103 - South Indian Vegetarian

By Mary Luz Mejia

All over India, roadside stalls sell snacks or "chaat," a Hindi word meaning "to lick." Chaat is a traditional, largely vegetarian Hindu food comprising of spicy, cold appetizers originally served on banana leaves. The piquant juices running onto the leaves often prompt hungry snackers to lick their organic containers, hence the name.

If you find yourself in Little India with a hankering for a portable, zesty snack, rest assured that we too have our own "chaatwallah" (purveyor of chaat snacks), and among the best is the India Paan & Cold Drink House. Tasty tidbits are prepared on the spot for those on the run by proprietor Fazila and her team. Using protein offerings that come in the form of legumes and pulses, the array of snack choices is as impressive as the myriad of flavours.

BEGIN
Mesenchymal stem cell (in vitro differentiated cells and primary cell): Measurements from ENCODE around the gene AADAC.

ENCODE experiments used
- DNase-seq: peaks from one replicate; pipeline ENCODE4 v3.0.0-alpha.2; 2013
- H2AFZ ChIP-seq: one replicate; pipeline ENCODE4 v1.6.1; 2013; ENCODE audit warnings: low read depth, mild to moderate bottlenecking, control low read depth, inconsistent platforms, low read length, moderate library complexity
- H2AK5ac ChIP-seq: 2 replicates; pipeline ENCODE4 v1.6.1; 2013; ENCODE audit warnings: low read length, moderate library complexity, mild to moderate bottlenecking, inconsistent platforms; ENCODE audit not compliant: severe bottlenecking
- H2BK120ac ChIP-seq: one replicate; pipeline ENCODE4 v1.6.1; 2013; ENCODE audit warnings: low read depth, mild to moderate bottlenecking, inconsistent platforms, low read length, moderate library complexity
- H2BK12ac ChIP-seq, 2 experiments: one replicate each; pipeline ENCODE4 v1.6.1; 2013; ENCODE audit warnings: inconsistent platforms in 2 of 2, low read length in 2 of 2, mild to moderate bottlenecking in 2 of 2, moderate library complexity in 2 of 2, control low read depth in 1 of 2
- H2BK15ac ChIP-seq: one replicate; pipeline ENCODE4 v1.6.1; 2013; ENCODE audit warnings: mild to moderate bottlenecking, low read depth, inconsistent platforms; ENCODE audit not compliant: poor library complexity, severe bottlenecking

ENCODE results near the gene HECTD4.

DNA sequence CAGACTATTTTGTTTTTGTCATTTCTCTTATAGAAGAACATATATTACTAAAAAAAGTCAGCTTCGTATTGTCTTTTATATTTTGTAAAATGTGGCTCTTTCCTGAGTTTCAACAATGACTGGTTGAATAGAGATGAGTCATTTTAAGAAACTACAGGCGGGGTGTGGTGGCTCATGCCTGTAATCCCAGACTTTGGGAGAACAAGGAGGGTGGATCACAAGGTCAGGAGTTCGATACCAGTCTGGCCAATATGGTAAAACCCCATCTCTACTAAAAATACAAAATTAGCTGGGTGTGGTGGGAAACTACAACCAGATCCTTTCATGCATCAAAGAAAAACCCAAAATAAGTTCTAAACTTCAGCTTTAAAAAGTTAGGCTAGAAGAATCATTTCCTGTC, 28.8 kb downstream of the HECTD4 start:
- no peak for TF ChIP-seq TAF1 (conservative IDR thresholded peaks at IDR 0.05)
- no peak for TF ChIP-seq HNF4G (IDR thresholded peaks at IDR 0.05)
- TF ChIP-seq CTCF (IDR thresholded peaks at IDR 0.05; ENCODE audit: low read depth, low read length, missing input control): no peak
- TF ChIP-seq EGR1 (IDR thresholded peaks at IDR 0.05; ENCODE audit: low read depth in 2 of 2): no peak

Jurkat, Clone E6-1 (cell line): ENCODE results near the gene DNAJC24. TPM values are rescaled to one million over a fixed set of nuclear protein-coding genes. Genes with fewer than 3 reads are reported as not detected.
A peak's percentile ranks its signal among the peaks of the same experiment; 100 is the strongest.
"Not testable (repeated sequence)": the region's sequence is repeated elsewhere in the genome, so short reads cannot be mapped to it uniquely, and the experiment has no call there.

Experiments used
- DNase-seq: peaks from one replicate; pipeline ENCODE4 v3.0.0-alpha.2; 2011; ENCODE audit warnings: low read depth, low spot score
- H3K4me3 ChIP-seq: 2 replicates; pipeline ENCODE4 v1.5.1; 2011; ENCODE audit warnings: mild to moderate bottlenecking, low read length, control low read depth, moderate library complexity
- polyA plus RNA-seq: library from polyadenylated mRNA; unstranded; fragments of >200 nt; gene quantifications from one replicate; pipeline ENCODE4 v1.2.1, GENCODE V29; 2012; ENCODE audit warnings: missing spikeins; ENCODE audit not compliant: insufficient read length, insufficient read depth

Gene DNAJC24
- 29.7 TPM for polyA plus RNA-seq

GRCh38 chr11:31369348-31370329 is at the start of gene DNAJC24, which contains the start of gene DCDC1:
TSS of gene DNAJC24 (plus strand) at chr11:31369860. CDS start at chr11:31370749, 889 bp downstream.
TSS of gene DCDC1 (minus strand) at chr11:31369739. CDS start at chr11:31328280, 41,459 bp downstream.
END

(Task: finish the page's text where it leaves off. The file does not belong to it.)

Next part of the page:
Paan makingOne of my favourites is the savoury Indian grilled corn. A quick grilling of fresh corn is followed by a vigorous rub of lime halves that are dipped in an in-house-made four spice blend including chilis and salt.

For the more daring, Indian tradition calls for a customized order of paan after a meal to aid digestion and promote fresh breath. Specializing in meetha (or sweet paan), Fazila starts with a tender betel leaf and quickly sprinkles a host of spices and pastes on top -- cloves, fennel, coconut flakes, and rose paste to name a few.

The idea is to pop the folded triangle in your mouth and chew as the sweet juices coat your tastebuds in a fantastic mix of textures and tastes. Ideally, you'll chew for about ten minutes, after which you can discard the leafy core that once held the sweet mixture. And after trying out your savoury snacks, this light-on-the-calories sweet finish is the perfect way to end any culinary excursion.

India Paan & Cold Drink House
1427 Gerrard East
Toronto, Ontario